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Robert Courtney Smith Award Statement

Mexican New York: Transnational Lives of New Immigrants by Robert Courtney Smith is an ambitious, methodologically meticulous analysis of the lives of Mexican immigrants both in New York City and in their regular visits back to their communities of origin in Mexico.Based on fifteen years of ethnographic research in New York City and Puebla, Mexico, Mexican New York is ethnographic research at its best.It is a timely and important book that offers significant contributions to a dizzying number of areas within sociology.The book shows how migration decisions, assimilation patterns, gender relations among both first and second generation immigrants, the development of adolescent identities, religious experiences, political participation in American and Mexican communities, the process of racialization, social mobility patterns through the life course, and the participation in gangs are all influenced by transnational life and how transnational lives are influenced by the above social processes.

Smith convincingly argues that it is a mistake to treat transnationalism as a separate phenomenon from assimilation.Rather, he shows through various examples that to understand the assimilation experiences of immigrants in the United States it is necessary to study their ongoing transnational experiences.Similarly, the transnational lives of these migrants cannot be fully understood without analyzing their complex experiences of assimilation in the United States.By looking at the daily lives of Mexican migrants both in the United States and in Mexico, Smith is able to illustrate globalization in intimately human terms and to show how globalization affects both individuals and communities across national borders.

Robert Courtney Smith demonstrates that we cannot understand the experiences of migrants without understanding their daily lives in both their countries of origin and their countries of destination.Furthermore, we must understand the reasons for and the consequences of their ongoing relationships within and between these countries.Smith’s nuanced and complex book argues that the experience of migration and transnationalism has lasting consequences not only for the individual identities of migrants, but for the multiple communities in which they live.For instance, in both Puebla and New York City the migrants’ transnantional experiences have an influence upon electoral politics, youth culture, gang participation, and the meanings of gender and sexuality.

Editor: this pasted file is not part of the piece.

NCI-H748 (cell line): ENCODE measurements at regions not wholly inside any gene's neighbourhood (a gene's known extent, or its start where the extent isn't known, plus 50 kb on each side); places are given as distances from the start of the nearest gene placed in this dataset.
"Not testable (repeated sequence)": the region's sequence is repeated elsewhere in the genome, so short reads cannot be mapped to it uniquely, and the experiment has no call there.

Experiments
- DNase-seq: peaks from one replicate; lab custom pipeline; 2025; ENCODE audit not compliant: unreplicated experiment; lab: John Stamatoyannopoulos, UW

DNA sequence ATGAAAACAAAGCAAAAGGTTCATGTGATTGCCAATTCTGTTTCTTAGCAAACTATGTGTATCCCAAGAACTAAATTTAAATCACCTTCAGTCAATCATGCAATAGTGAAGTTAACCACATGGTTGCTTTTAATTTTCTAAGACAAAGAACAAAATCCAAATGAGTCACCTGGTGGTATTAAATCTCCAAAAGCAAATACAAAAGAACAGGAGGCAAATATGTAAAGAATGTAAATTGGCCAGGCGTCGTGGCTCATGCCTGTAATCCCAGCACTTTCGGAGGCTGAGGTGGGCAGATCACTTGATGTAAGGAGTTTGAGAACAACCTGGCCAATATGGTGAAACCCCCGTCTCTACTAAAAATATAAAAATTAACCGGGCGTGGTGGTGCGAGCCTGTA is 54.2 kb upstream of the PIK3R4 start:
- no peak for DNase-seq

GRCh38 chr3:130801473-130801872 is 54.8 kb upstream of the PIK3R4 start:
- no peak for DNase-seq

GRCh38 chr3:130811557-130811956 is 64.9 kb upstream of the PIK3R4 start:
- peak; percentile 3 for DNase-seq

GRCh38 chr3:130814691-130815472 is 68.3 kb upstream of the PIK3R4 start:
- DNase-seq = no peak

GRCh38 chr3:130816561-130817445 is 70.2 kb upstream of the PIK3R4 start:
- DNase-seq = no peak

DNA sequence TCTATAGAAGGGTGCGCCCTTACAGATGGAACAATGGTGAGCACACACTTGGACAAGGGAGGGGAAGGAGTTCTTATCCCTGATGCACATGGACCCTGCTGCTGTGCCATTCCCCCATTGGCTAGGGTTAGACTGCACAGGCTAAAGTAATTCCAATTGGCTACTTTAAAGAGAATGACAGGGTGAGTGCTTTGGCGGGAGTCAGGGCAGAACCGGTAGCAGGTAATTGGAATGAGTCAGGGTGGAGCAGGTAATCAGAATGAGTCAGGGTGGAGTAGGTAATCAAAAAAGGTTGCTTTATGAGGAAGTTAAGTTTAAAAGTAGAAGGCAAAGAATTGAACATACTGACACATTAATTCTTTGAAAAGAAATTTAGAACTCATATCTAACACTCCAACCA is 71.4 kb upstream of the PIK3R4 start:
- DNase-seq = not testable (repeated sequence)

Smith offers us an academically rigorous yet emotionally moving account of migration and transnational life.Passionate about the issues he analyzes and sympathetic to those he studies, Smith is also strikingly honest.He explains the ways in which both positive as well as negative assimilation occurs and he vividly illustrates the many tensions that exist in the lives of transnational migrants; tensions between those who migrate and those who don’t, between those who return to Mexico and those who don’t, between men and women, between first and second generation immigrants, between parents and children, between political interests, and between gang members and the college-bound.

In spite of his Ph.D. from Columbia University in political science (for which we will forgive him), Robert C. Smith is an exemplary practitioner of public sociology.In addition to his advocacy for Mexican American immigrants in New York City, he is the co-founder of the Mexican Educational Foundation of New York.This nonprofit organization has as its goals to “foster Mexican and Mexican American leadership and progress in New York by promoting educational achievement, mentorship, and positive definitions of Mexicanness. (Smith, 2006:293).”Robert Smith is currently an Associate Professor of Public Affairs at Baruch College.